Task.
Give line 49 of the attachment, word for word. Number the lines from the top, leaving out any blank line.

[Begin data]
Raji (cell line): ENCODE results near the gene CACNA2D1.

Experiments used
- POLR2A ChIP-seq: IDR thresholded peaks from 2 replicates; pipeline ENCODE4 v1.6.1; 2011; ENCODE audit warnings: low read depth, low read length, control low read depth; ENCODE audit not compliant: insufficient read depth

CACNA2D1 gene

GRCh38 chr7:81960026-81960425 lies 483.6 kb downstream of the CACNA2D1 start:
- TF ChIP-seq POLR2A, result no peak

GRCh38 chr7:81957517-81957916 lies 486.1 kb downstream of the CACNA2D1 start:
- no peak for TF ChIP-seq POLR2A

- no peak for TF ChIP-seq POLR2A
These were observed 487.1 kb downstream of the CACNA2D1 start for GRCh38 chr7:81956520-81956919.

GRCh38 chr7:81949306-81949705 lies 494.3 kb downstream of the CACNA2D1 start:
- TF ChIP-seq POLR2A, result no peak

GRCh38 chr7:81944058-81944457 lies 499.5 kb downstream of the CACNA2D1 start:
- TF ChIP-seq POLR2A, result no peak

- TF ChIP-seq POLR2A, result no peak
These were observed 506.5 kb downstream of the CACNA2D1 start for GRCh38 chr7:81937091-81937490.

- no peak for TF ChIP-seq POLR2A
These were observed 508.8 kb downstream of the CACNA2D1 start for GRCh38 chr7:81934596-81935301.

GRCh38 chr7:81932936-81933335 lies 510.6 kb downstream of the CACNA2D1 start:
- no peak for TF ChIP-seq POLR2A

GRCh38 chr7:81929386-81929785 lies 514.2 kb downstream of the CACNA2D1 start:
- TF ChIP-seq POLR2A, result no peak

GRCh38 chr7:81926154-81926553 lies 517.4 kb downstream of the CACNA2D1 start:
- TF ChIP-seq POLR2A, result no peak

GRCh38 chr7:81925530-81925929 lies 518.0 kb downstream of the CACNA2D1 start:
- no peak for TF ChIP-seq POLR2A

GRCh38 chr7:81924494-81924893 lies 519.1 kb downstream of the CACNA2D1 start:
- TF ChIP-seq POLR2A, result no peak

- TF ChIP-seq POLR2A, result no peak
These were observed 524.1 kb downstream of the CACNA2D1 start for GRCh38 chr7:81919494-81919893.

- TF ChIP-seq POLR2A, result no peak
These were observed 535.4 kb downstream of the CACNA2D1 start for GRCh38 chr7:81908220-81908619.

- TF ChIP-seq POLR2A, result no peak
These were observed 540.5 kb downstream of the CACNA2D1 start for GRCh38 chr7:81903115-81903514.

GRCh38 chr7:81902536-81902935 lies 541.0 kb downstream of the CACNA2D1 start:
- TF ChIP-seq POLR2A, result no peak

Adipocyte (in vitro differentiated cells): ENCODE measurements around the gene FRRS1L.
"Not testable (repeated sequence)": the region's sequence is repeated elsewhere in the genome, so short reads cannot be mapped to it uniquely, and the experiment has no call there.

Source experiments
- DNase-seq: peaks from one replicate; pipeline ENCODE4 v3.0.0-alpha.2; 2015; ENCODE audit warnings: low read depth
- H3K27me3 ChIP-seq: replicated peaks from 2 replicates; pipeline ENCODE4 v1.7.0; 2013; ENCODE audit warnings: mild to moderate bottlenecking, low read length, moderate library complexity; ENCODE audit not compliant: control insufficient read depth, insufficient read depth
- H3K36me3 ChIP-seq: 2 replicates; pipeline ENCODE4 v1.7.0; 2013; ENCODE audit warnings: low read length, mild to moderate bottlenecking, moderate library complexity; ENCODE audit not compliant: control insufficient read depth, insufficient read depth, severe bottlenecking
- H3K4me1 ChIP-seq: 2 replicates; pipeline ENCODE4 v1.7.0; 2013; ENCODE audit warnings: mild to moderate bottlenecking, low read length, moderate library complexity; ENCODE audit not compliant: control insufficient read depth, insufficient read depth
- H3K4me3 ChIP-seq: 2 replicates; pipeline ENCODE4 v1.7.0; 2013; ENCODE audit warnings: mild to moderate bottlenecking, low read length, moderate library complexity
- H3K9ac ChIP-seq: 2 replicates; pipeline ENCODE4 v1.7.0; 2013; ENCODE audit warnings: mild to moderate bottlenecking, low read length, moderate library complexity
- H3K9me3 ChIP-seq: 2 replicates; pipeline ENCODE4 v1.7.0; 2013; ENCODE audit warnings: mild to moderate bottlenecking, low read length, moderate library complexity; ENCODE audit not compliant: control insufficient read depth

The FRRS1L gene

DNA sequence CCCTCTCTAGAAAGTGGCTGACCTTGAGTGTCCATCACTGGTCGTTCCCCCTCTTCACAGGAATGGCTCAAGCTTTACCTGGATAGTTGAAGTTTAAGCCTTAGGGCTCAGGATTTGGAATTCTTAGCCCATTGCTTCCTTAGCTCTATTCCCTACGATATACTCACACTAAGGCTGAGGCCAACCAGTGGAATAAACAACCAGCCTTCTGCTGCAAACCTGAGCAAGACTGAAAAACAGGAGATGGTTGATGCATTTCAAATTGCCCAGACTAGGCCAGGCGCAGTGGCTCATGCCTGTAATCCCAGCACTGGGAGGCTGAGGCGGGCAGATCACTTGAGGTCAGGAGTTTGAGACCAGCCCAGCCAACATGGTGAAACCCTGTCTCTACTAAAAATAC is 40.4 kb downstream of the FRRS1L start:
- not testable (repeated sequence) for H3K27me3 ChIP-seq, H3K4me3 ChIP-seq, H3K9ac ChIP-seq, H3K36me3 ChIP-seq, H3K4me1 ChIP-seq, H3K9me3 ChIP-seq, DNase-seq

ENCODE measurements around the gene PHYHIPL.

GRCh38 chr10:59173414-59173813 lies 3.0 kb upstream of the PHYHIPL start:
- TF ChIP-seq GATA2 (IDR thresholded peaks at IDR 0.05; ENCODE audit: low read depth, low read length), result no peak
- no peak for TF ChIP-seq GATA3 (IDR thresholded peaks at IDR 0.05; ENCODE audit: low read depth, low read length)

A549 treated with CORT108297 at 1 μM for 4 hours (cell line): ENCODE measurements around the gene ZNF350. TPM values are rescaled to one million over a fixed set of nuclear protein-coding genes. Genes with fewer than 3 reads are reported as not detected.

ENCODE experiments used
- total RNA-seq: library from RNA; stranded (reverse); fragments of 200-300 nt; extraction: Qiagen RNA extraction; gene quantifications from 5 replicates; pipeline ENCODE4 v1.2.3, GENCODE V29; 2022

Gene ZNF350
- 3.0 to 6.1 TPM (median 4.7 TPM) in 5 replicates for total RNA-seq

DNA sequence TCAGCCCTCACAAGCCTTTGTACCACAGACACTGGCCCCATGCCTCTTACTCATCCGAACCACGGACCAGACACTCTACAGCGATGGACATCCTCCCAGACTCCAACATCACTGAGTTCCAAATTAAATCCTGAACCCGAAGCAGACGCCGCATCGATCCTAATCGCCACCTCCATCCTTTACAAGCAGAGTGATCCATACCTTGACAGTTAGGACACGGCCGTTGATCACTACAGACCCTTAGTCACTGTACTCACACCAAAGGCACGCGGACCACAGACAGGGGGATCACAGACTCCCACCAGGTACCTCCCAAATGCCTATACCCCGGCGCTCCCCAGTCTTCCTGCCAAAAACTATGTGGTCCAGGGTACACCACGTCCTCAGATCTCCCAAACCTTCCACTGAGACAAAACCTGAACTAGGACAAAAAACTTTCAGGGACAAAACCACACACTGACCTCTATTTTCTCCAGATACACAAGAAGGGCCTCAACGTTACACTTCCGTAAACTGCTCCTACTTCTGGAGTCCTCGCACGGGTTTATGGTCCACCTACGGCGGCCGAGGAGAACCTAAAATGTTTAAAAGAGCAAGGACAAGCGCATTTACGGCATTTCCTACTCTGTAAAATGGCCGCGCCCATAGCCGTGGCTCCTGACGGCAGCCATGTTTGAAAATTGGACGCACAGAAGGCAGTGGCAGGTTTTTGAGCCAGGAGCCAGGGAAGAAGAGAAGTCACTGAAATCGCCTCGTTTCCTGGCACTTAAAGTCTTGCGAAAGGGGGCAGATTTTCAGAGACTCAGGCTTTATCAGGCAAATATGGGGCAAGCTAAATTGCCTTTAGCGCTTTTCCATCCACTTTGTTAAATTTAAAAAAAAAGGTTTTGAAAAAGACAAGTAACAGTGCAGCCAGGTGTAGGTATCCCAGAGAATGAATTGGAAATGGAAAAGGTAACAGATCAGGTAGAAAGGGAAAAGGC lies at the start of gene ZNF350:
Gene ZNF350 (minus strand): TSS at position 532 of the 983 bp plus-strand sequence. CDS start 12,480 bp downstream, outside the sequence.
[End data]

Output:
- not testable (repeated sequence) for H3K27me3 ChIP-seq, H3K4me3 ChIP-seq, H3K9ac ChIP-seq, H3K36me3 ChIP-seq, H3K4me1 ChIP-seq, H3K9me3 ChIP-seq, DNase-seq